OIG Review Questions Ethics in Reading First Program
The Office of the Inspector General (OIG) has released a scathing audit, an internal review of the Bush administration's billion-dollar-a-year Reading First program. The report says that the Education Department ignored the law and ethical standards to steer money how it wanted.
State educational agencies have received over $4.8 billion in Reading First grants, helping about 5,600 schools. The program is reported to have served more than 1.7 million students in kindergarten through third grade.
Recently U.S. Secretary of Education Margaret Spellings announced awards of $101,687,216 in grants to 32 recipients in 25 states, the objective being to improve the language and early literacy skills of young children.
The OIG audit doesn't hold back in its view that the Reading First program is riddled with mismanagement and has more that its share of conflicts of interest. It also suggested that laws may have been broken in that the department dictated to schools which curriculum they must use.
The Office of the Inspector General (OIG) released its audit on September 22, 2006, and it's listed as ED-OIG/I13-F0017. You can read the entire document here in Adobe Acrobat .pdf format or as a Microsoft Word .doc file.
When one read's the audit report, a particular individual is noted repeatedly (over 100 times), but not by name, but the title of Reading First Director. The person holding that title within the Department of Education was Chris Doherty.
The audit report says that program review panels were stacked with people who shared the director's views and that only favored publishers of reading curricula could get money.
In one e-mail, Director Doherty told a staff member to come down hard on a company he didn't support. The report states that Doherty wrote, "They are trying to crash our party, and we need to beat the [expletive deleted] out of them in front of all the other would-be party crashers who are standing on the front lawn waiting to see how we welcome these dirtbags."
Education Secretary Margaret Spellings said that the Department will adopt all the audit's recommendations quickly. She also pledged a review of every single Reading First grant her agency has approved.
Reading first is crown jewel of No Child Left Behind, President Bush's education law. Its goal is to help young children read through scientifically proven programs. A separate review recently found that the effort is helping schools raise achievement.
From the start, the program has been hit by a number of accusations of impropriety, which lead to several ongoing audits. The new audit from the OIG raised serious questions with the program's credibility.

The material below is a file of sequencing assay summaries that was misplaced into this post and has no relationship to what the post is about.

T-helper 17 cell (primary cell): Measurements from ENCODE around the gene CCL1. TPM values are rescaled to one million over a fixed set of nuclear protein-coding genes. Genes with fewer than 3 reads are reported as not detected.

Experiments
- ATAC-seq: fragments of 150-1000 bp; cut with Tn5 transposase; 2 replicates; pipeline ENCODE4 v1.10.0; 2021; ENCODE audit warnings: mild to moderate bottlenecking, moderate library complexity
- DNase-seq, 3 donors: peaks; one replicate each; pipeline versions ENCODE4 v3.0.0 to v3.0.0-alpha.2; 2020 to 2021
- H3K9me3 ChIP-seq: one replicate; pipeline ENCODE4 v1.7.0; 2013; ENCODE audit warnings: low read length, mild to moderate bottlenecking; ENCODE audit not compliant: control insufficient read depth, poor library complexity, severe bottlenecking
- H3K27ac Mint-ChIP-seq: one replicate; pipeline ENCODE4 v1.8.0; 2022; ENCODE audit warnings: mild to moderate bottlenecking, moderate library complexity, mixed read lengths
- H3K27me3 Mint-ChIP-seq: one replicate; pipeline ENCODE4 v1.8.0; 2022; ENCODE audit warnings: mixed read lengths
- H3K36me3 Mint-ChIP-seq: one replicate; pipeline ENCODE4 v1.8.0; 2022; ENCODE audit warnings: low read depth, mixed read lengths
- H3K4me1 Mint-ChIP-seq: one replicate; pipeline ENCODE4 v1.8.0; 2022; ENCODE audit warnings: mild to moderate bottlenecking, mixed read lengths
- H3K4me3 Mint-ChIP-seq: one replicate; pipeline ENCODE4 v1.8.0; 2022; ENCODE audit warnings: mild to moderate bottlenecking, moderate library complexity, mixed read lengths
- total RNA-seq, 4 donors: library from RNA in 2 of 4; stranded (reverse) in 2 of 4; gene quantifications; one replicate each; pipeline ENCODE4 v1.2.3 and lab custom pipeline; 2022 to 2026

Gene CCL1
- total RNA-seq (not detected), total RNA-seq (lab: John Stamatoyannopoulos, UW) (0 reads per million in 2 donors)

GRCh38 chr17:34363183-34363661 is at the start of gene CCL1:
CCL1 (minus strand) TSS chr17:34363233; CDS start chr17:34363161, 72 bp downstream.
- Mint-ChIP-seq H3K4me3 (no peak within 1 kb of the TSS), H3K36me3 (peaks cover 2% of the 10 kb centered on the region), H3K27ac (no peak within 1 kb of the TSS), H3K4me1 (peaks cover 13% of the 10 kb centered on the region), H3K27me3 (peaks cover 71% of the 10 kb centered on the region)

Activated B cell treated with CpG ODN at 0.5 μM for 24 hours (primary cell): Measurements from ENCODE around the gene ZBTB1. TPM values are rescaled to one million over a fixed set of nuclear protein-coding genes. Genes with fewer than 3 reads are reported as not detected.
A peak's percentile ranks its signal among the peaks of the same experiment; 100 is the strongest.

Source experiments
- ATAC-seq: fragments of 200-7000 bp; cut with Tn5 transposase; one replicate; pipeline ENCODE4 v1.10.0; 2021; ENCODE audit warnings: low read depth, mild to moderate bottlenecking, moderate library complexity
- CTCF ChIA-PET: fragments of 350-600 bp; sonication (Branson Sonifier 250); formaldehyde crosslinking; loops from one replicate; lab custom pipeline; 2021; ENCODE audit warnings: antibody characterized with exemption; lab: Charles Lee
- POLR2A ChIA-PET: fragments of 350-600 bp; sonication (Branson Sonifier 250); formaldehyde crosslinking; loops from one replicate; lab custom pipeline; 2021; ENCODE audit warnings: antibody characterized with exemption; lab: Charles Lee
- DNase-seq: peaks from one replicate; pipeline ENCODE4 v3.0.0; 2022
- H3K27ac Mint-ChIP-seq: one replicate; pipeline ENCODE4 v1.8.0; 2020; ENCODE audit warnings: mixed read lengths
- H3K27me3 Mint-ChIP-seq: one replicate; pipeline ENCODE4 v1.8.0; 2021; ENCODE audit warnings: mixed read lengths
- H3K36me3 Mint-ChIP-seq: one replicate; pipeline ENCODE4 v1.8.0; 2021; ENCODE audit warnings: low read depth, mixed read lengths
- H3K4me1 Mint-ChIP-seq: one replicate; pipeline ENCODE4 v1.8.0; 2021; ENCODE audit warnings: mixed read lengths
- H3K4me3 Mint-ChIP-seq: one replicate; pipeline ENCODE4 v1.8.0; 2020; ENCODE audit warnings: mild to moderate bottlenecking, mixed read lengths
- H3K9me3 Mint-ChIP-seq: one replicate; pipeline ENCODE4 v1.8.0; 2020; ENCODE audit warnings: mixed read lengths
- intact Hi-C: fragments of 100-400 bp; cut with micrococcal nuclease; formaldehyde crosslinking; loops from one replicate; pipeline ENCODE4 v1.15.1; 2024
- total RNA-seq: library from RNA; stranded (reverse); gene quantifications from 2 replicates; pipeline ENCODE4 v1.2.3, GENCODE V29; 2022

Rep. George Miller (D-CA), the ranking Democrat on the House Education and the Workforce Committee, was angry and blunt in expressing his feelings about the report, stating, "Everyone at the Department of Education who was involved in perpetrating this fraud on school districts should be fired – not suspended, not reassigned, not admonished, but fired. This was not an accident. This was a concerted effort to corrupt the process on behalf of partisan supporters, and taxpayers and schoolchildren are the ones who got harmed by it."
Secretary Spellings stated that the problems unearthed in the report occurred in the early days of the program, which began in 2002, before she was secretary. She also noted that those responsible have already left the agency or been reassigned.
- Botched the way it picked a panel to review grant applications, raising questions over whether grants were approved as the law requires.
- Screened grant reviewers for conflicts of interest, but then failed to identify six who had a clear conflict based on their industry connections.
- Did not let states see the comments of experts who reviewed their applications.
- Required states to meet conditions that weren't part of the law.
- Tried to downplay elements of the law it didn't like when working with states.
As noted earlier, the audit doesn't name Doherty, referring to him as the Reading First Director. It says he repeatedly used his influence to steer money toward states that used a reading approach he favored called Direct Instruction (DI).
The OIG investigation found that four states (New York, Nevada, Virginia, and Connecticut) and one territory (Puerto Rico) were awarded grants, even though their final applications on record show a Chair Panel Summary rating of "Disapproval."
The audit also faults other officials who had a big hand in Reading First, including Susan B. Neuman, the former assistant secretary of elementary and secondary education.
Spellings, who became secretary in 2005, said she is not aware of any effort to favor certain reading programs. "I'm doing everything I can at this point," she said. "I can't undo what's been done."
This isn't the first time that questions have been raised about this issue. Robert Slavin, a Johns Hopkins University education professor who co-founded the Success for All Foundation and spent years researching effective reading programs, said he watched in disbelief as the nonprofit lost business because states chose to adopt other programs favored by U.S. officials.
Slavin is said to have prompted the federal investigation by going to the inspector general in May last year and telling authorities what he thought was going on. "There is nothing in the report that we haven't been saying for two years," Slavin said yesterday. "It is a vindication of sorts."
Mr. Doherty recently resigned from the department to “return to the private sector,” Katherine McLane, a department spokeswoman said. Doherty has declined to comment.
Expect to hear more on this topic over the coming weeks and months, for this just may be the tip of a very large iceberg, so to speak.
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